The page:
10 Strange Things You Never Knew About Christmas

As we career towards the holidays at breakneck speed, we at WhatCulture have been nursing a potent festive spirit this...

Andy Scott

Contributor

Caganer

As we career towards the holidays at breakneck speed, we at WhatCulture have been nursing a potent festive spirit this year, thanks to our Movie Images Advent Calendar and some excellently timed Yule-themed Top Tens.

But, as everybody knows, Christmas isn’t really for receiving, or giving, or even wishing – it’s a time for breaking out ‘fun’ facts around the dinner table/down the pub! The aim of this Top Ten Things You Didn’t Know … is to supply you, Dear Reader, with at least one trope with which to inspire a pensive ‘hmm’ from whatever group/person you choose to lay it on! A compendium of the festively weird, wonderful and downright quite interesting!

If there are any you think we’ve missed that definitely deserve a mention in the festive spirit of group discussion, then why not pop it down in the comments box! Everybody loves a ‘fun’ fact really!!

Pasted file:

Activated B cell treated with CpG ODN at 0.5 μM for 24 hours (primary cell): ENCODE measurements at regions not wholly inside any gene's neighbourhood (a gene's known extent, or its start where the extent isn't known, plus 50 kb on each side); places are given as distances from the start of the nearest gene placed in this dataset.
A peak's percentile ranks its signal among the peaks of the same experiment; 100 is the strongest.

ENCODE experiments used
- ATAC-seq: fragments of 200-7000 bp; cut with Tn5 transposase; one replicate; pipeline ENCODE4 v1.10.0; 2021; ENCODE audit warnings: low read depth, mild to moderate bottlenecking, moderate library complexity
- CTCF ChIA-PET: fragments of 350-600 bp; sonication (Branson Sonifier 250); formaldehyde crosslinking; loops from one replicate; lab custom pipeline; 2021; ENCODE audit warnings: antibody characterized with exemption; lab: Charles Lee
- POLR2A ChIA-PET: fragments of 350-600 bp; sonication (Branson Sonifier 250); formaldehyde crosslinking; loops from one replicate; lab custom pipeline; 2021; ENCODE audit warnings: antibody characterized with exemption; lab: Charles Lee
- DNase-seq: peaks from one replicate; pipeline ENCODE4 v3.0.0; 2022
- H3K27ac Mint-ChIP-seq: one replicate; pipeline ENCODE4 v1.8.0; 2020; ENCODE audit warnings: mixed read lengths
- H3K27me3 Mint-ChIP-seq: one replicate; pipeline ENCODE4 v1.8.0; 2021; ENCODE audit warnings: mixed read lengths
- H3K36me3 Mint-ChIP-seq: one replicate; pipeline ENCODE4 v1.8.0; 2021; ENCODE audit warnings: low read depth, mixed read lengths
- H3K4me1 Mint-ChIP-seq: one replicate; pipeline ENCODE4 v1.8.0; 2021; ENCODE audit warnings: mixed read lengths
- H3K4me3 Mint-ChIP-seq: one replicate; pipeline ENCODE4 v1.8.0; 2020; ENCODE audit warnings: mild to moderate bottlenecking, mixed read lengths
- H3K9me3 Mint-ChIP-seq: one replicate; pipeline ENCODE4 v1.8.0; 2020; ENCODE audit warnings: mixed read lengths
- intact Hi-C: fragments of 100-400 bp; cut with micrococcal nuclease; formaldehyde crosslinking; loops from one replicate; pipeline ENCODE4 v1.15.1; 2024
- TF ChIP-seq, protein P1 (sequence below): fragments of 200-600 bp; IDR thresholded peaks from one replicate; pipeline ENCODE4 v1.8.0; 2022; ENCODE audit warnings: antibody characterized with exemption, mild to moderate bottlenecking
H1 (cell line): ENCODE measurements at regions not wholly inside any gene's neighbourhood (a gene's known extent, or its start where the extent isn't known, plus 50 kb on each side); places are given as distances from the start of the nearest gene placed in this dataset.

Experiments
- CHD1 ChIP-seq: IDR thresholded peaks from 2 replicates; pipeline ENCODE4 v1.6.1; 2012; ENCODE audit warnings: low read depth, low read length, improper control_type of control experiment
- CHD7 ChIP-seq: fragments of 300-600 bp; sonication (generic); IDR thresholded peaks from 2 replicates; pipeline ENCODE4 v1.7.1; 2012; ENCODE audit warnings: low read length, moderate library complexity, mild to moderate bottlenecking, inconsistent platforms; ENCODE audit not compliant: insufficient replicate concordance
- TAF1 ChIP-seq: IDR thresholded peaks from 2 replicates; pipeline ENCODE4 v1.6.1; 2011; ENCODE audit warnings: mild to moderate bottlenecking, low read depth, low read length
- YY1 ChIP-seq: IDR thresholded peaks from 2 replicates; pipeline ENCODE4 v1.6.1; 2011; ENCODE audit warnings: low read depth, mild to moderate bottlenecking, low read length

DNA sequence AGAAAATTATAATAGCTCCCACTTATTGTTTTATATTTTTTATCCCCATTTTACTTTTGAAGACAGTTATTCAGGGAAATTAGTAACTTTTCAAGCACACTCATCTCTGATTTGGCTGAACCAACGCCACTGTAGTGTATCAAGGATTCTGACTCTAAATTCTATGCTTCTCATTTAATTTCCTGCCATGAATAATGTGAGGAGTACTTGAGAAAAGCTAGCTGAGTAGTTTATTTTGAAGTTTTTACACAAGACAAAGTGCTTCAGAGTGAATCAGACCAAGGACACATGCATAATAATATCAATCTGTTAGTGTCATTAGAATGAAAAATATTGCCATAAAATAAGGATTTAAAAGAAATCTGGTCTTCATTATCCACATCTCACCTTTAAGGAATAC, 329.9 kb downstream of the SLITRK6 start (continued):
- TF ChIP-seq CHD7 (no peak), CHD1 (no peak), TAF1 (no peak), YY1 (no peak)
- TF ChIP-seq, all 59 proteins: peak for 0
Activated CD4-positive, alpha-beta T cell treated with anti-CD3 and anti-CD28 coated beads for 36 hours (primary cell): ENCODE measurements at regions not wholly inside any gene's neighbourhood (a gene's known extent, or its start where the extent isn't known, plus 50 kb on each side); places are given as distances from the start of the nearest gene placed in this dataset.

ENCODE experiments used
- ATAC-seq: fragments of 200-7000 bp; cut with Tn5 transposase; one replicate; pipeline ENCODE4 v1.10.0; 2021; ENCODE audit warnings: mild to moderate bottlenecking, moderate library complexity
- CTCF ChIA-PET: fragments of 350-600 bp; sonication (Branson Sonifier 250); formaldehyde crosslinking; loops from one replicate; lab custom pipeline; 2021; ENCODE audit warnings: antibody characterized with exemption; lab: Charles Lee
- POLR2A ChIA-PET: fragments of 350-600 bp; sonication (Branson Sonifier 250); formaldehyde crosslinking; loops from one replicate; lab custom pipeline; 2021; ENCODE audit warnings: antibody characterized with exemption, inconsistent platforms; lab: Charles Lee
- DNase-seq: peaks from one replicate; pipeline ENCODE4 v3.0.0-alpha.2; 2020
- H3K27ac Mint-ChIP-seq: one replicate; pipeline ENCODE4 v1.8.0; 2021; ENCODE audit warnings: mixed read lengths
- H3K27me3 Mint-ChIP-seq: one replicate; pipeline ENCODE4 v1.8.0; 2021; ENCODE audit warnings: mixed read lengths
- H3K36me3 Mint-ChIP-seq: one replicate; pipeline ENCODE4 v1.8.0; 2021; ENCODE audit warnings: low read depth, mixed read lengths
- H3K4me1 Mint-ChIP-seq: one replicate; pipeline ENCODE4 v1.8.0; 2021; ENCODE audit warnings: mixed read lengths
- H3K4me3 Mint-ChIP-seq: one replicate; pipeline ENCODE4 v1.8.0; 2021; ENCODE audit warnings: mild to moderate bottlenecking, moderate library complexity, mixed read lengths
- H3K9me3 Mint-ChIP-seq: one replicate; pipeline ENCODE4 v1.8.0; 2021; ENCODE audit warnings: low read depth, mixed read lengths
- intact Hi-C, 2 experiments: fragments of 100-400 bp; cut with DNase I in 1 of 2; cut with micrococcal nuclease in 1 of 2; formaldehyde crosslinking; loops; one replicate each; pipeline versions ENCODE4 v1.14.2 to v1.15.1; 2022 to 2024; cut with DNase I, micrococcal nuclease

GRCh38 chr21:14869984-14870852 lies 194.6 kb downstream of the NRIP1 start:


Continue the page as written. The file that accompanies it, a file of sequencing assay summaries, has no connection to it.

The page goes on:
10. Mistletoe: The Guilt-Ridden, Fratricidal Parasite Made Of Dung

Mistletoe

With an epithet like that, it’s unsurprising she’s one of the most famous plants in the world but tracing the Mistletoe’s entry into our mongrel culture is a quagmire of hearsay and legend, so let’s just look at some of her incarnations over the years.

First, and most recorded, we have the word itself: ‘Mistletoe’ which Grinches of the season maintain is a compound noun of the old German for ‘Dung’ and ‘Branch’ in the hope it may sicken any would-be romantics from kissing beneath it.

Next, and continuing the ‘gross-out’ there’s the ubiquitous fertility theme which presents itself in berries filled with white gooeyness …

Moving on, we have the more interesting role she takes up in Norse mythology. Tricked by Loki, Höðr brutally killed his own brother Baldr with either an arrow or sword which was either made of or named after our mischievous little twiglet!

Quite the position in society she’s racking up so far.

Finally – and where would we be without a good sense of Catholic guilt – there’s the tradition recorded in Cornwall. Well known for centuries for its sturdiness in cross-building, it was ‘volunteered’ by the Romans as the material of choice from which to build the very cross they’d crucify Jesus on. After that, it was condemned to give up a life in residential contracting to live as a parasite for the rest of eternity. A bit harsh, some might say.

So there we have it, the first of ten facts and we’ve already incorporated poo, sex, and religion. We aim to keep the tone right where it is.